According to new research released by The Pew Internet & American Life Project, the proportion of Americans who read e-books is growing.
The proportion of Americans who read e-books is growing. With that growth in e-book reading is a growth in devices suited to the task. Ownership of tablets and dedicated e-book readers are both still on the climb.
The percentage of adults who read an e-book in the past year has risen to 28%, up from 23% at the end of 2012. Over that same time period seven in ten Americans reported reading a book in print and many of the people surveyed read both print and e-books during that time.
Pew’s January 2014 survey was conducted after the 2013 holiday gift-giving season and showed that e-book reading devices are spreading fairly quickly throughout the general public. At least 42% of adults now own tablet computers. That is up from 34% just since September 2013. The percentage of adults who now own a dedicated e-book reading device like a Kindle or Nook increased from 24% in September 2013 to 32% after the 2013 holidays.
Overall, 50% of Americans now have a dedicated handheld device–either a tablet computer like an iPad, or an e-reader such as a Kindle or Nook–for reading e-content.
Who is Reading?
Women were found to be more likely than men to have read a book in the previous 12 months. Those respondents with higher levels of income and education are more likely to have spent time reading. There were no significant differences by age group for rates of reading overall.
In terms of book format, women are more likely than men to have read a print book or an e-book. The same was true for those with higher education and incomes compared with others. Young adults are also more likely than to use e-books when compared to Americans who are 65 and older. Urban and suburban dwellers are more likely to use e-books and e-readers than those in rural areas.
Although e-books are clearly rising in popularity, print remains an important feature of Americans’ reading habits: Out of the adults who read at least one book in the past year, only 5% said they read an e-book in the last year without also reading a print book.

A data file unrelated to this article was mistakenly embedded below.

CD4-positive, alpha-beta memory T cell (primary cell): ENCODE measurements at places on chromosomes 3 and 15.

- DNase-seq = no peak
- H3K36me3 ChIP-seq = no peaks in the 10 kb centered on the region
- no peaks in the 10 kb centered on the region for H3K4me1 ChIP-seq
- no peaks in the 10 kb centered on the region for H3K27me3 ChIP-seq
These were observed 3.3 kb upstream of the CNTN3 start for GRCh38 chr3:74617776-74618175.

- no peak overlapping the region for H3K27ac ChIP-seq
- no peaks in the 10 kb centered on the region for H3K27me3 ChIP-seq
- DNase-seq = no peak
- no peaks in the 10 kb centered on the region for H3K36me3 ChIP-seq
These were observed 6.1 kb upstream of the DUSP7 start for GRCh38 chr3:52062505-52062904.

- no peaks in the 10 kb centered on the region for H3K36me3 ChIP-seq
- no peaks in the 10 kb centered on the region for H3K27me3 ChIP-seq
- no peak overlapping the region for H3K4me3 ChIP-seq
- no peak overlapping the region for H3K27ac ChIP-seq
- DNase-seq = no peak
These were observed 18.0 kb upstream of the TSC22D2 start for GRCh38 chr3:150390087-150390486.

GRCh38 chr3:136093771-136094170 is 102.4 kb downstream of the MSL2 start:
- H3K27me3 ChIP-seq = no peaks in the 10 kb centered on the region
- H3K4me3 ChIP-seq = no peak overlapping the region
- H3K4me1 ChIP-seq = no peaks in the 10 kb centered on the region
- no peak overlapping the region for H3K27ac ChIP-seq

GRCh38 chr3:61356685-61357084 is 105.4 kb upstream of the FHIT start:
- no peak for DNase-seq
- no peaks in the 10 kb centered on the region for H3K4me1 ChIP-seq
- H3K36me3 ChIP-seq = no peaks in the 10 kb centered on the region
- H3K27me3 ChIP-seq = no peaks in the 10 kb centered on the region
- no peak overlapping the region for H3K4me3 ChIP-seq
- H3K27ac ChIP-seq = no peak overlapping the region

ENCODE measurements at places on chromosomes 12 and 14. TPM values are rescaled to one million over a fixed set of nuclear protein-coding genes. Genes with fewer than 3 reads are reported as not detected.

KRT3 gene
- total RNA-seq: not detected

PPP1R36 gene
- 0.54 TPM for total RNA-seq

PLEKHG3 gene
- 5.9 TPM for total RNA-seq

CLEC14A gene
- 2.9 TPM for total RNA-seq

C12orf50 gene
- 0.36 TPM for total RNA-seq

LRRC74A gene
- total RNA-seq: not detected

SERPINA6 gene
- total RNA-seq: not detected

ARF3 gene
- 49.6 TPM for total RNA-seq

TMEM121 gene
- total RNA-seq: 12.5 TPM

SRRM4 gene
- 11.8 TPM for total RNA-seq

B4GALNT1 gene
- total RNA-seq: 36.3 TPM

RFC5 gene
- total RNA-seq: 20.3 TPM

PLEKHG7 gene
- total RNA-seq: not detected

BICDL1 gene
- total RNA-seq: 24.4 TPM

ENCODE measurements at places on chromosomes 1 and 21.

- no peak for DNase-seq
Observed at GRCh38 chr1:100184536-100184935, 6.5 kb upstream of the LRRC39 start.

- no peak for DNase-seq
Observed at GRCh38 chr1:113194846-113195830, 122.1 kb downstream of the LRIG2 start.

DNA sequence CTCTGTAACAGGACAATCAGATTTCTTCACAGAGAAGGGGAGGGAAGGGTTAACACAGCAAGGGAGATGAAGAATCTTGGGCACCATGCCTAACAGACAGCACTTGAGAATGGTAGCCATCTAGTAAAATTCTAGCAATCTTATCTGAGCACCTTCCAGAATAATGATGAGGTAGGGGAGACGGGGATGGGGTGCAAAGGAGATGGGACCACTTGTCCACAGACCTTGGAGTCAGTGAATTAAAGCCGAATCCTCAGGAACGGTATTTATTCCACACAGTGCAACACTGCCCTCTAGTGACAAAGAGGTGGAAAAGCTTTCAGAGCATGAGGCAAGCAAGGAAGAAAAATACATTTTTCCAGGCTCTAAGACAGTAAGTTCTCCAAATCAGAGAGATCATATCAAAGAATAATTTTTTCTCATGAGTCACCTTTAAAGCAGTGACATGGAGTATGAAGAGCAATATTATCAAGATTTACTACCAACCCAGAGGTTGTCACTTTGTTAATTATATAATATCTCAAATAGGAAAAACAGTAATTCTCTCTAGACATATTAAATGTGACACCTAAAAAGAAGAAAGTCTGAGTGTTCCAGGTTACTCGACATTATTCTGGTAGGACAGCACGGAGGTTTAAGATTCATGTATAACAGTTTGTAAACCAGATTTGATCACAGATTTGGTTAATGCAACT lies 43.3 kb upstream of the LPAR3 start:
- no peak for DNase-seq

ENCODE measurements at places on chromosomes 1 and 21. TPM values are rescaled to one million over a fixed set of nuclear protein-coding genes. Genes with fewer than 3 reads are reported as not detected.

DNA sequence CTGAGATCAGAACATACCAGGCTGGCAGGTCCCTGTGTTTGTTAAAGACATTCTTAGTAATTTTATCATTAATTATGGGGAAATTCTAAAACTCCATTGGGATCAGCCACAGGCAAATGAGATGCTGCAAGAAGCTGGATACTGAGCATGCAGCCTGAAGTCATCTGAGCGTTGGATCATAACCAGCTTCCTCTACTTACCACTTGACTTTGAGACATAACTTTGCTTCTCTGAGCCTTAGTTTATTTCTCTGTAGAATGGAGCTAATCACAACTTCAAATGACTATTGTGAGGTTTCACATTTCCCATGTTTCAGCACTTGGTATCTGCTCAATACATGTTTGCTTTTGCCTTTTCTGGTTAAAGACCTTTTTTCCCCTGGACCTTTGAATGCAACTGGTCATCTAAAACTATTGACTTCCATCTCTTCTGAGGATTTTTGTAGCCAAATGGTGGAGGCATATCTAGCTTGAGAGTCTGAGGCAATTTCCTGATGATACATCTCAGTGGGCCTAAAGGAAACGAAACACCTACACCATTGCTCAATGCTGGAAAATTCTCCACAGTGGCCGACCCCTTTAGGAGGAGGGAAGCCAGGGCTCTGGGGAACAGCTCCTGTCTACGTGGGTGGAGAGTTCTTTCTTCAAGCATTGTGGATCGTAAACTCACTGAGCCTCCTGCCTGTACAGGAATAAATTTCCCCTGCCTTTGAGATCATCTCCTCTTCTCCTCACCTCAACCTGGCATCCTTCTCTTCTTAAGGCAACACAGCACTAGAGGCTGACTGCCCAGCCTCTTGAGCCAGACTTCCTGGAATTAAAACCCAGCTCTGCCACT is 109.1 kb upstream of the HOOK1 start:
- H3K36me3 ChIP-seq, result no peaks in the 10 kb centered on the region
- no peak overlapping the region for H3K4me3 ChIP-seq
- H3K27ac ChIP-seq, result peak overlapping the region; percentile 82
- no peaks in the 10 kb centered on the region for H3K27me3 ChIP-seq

How are People Reading?
In 2011, when fewer adults owned e-readers or tablets, many e-book readers accessed their e- books on the devices they did own, namely their computers or cell phones.
The popularity of personal computers compared with newer e-reading devices in 2011 meant that many people reading e-books did their reading on desktops and laptops as on e-readers like Kindles or Nooks. Younger e-book readers were especially likely to access e-books on cell phones or computers, while older adults were more likely to use dedicated e-readers.
As tablet and e-reader ownership levels have risen over the past few years, these devices have become more prominent in the e-reading landscape. A majority of e-book readers say they read e-books on an e-reader or tablet, and fewer do any e-book reading on a desktop or laptop computer.
About a third of e-book readers still say they sometimes read e-books on their cell phone, reflecting both the ubiquity of mobile phones and the convenience of these phones as supplementary reading devices.
These findings come from a survey conducted by Princeton Survey Research Associates International between January 2-5, 2013. The survey was conducted among a nationally representative sample of 1,005 adults ages 18 and older living in the continental United States. Interviews were conducted by landline (500) and cell phone (505, including 268 without a landline phone), and were done in English and Spanish. Statistical results are weighted to correct known demographic discrepancies. The margin of error for the full sample is plus or minus 3.4 percentage points.